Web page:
Tale of the (Virtual) Tape

Xwave uses a lot of tape partly because it is a services organization. Customers pay different rates for data storage according to the media used. Tape is cheaper than disk, so many customers choose to put as much of their data on tape as possible, says Craig Piercey, senior technical analyst and team lead in the mainframe technical and DBA database support group of Xwave’s parent company, Aliant Inc.

Since 1999, in three stages Xwave has reduced its vast tape holdings to only about 3,000 tapes, freeing floor space in the data centre to accommodate an expanded server farm and allowing a move to a smaller tape storage vault rather than a larger one.

Virtual tape technology has accounted for the majority of the savings.

The first step in rationalizing the tape glut came in 1999, when Xwave bought a robotic tape library. Serving the company’s mainframe, the tape library uses high-capacity cartridges, which are more efficient for backups and full-volume dumps than the smaller tapes Xwave had been using before. Weekly backups that previously took hundreds of tapes went down to a dozen or so, Piercey says.

Though it made backups more efficient, the tape library didn’t make much of a dent in Xwave’s space problem. The large tape library took up as much space in the data centre as the system saved in tape storage. So the next step was to virtualize Xwave’s onsite tapes.

In 2000, Xwave installed an IBM Corp. 3494 Virtual Tape Server. This unit can stack multiple virtual volumes on a single high-capacity tape cartridge. That’s where the big savings appear, says Piercey.

“A 3290 cartridge can hold over two gigabytes of data,” he explains, “but some people were putting a four-megabyte file on one.”

Besides using tape much more efficiently, the virtual tape system saves operators a lot of time, because they are no longer constantly mounting and dismounting tapes, Piercey says. That speeds up batch jobs for Xwave’s clients, and it frees data centre operators to do other things.

IBM’s mainframe operating systems were written some time ago, says David Hill, principal of storage consulting firm Mesabi Group LLC in Westwood, Mass., and the way they write to data to tape, while it made sense at the time, does not make efficient use of today’s media. That’s why virtual tape technology has become so popular in the past decade, to the point where by now, “I would be surprised to find a large mainframe data centre that didn’t have it,” Hill says.

Virtualizing tapes used for onsite data brought Xwave some savings in space and time, but there was more to be done. The next step came in 2003 – “there were higher priorities between 2001 and 2003,” Piercey recalls – when Xwave decided to virtualize its offsite tape storage as well.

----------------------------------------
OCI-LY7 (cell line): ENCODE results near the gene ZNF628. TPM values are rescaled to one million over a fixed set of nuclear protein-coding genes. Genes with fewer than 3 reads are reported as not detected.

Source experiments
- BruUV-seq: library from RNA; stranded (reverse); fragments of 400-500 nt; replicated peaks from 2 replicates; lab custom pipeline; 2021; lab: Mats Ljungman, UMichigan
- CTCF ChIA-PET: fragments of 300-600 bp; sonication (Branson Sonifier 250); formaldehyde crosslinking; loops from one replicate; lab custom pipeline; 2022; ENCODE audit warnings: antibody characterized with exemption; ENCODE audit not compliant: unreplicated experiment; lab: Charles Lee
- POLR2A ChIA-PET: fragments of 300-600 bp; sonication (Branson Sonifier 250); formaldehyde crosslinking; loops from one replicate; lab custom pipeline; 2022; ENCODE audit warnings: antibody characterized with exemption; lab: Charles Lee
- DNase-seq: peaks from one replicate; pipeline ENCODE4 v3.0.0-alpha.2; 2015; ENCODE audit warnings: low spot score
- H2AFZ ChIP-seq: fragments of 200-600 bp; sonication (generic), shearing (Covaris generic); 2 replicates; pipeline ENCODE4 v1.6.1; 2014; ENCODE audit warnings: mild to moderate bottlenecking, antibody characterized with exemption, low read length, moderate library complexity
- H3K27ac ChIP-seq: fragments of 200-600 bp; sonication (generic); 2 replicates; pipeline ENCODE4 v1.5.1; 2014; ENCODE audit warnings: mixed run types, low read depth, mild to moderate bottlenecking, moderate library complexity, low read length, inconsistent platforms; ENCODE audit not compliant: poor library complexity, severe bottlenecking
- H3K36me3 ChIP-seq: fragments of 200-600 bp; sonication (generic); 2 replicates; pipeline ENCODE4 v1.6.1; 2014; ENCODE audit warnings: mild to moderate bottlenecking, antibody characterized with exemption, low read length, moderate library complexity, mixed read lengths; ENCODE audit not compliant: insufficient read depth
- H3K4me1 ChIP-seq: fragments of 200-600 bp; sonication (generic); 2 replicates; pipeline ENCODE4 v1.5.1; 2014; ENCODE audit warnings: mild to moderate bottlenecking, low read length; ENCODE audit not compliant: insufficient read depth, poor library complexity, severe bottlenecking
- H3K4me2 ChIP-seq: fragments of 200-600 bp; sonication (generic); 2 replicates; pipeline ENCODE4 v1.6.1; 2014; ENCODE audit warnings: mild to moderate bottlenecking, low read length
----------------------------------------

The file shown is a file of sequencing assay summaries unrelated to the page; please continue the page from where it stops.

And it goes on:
The need had become pressing, because the company’s server farm was running out of room. “We put in dozens of new servers every year,” Piercey says. “We definitely would have had to knock down a wall, expand the data centre and move about 54 staff to another location.” The number of tapes stored in the offsite vault was also rising by about 1,500 a year. Xwave was soon going to need a bigger vault, Piercey says, “which would have meant a real-estate purchase or lease.”

This time, the company turned to Islandia, N.Y.-based Computer Associates International Inc., now CA Inc. Piercey says he had evaluated the software-only CA-Vtape Virtual Tape System when Xwave virtualized its onsite tapes in 2000, but the company ended up purchasing the IBM product because of a package deal with other products. He liked the CA system, though, so it was chosen for the next stage.

The business case for virtualizing Xwave’s offsite tape storage was based on several factors. Saving floor space was a big one, but others included saving maintenance costs on tape drives and shipping costs for sending tapes off site, plus improved data integrity, improved batch windows for Xwave’s customers and allowing data centre staff to spend more of their time on higher-skilled work.

John Relihan, director of storage solutions at CA Canada, says savings on the cost of tape contributes to the business case for virtual tape, but it’s the time savings that really add up. “I think the largest savings come in when you look at the efficiencies that are generated in the manual processes,” he says. Freeing mainframe operators to do other work is even more valuable when you consider that “there’s not a lot of net new mainframe expertise coming on board,” says Relihan.

The implementation took Piercey about two working weeks, he says – a couple of days of planning working with an expert from CA, followed by installing and implementing Vtape on four production systems at about two days per system.

The IBM virtual tape system had already dramatically reduced the number of tapes Xwave was using -from a couple of hundred thousand, Piercey says – but before implementing CA-Vtape the company still had 20,000 tapes on site and more than 10,000 off site. It has 16 tape units in the data centre, and, Piercey says, operators were touching tapes about 500 times per day.

Today there are only three or four hundred tapes left in the data centre and about 2,400 stored offsite. Xwave cancelled maintenance on its 16 tape drives as soon as CA-Vtape was installed, and is now removing the units. And operators touch about 20 tapes a day.

What the benefits add up to for Xwave as a service provider is more efficient storage management and therefore lower costs, Piercey says, “which, in the end, helps us provide quality service at competitive prices.”

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Grant Buckler
Grant Buckler
Freelance journalist specializing in information technology, telecommunications, energy & clean tech. Theatre-lover & trainee hobby farmer.

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